I think it’s a pretty clever step as even if the effort fails to get a resolution passed, it allows the British and US governments to explain to the international public that they tried everything possible to use the UN to create legality and legitimacy for their endeavour, which is not legal in international law terms.

It’s about generating legitimacy in the face of the lack of legality. Do you see the US and its allies following a similar path to Kosovo and persuading Nato to get involved or even lead any military action?

M.K.: The Kosovo case seems similar, but to a certain extent it is very different. In Kosovo Nato didn’t have the final mandate to use force from the UN Security Council.

However, we had a couple of resolutions pointing in that direction formulating ultimatums to the Serbian government indicating the possibility of using force. But in the Syrian case we don’t have a series of security council resolutions to refer to.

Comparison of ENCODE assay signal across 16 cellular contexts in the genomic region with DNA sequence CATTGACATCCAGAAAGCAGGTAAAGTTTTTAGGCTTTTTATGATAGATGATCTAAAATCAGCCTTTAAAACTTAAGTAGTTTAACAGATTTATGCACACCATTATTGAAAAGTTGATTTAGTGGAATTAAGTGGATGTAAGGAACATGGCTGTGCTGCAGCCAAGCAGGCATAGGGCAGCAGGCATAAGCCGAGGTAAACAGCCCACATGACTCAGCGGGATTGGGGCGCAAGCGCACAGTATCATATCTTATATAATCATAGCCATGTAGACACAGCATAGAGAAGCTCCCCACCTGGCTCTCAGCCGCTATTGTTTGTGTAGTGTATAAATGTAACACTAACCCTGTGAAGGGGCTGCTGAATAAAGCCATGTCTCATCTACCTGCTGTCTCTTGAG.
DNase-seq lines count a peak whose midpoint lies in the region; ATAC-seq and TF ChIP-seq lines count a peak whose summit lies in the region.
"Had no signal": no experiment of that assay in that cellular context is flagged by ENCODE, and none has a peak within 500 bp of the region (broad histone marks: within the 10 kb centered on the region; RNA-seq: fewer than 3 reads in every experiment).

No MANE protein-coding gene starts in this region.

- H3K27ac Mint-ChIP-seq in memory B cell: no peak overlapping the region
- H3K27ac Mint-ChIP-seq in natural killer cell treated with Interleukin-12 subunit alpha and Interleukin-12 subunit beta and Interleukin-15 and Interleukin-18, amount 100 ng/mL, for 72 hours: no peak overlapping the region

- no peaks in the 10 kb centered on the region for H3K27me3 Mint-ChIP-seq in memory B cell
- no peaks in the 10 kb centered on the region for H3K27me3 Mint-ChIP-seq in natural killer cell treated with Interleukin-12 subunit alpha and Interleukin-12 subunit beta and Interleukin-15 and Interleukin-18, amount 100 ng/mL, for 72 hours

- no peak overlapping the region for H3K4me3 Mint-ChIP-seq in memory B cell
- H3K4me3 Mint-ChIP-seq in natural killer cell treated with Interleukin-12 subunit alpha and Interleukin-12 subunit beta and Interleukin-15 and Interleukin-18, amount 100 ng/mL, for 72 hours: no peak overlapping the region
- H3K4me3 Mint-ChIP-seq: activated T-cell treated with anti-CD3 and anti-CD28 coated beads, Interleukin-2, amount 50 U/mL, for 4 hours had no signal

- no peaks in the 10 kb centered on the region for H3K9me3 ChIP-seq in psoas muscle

But I wouldn’t be surprised if the US tries to get Nato on board to create legitimacy to get as many partners involved as possible to support the mission politically.

I’m sure the US has already spoken to Saudi Arabia, Qatar and Jordan, and Turkey is already on board. The more regional the support is, the more legitimate it might be considered by the international community.

More Syrian refugees in Switzerland

Justice Minister Simonetta Sommaruga has not ruled out the possibility that Switzerland takes in another contingent of refugees from Syria. She says she is in touch with the Geneva-based United Nations High Commissioner of Refugees and would inform shortly.

Since the start of the Syrian crisis, Switzerland has received two requests from UNHCR to resettle groups of refugees from Syria. It replied positively on both occasions and since last autumn welcomed 73 people, including 39 children.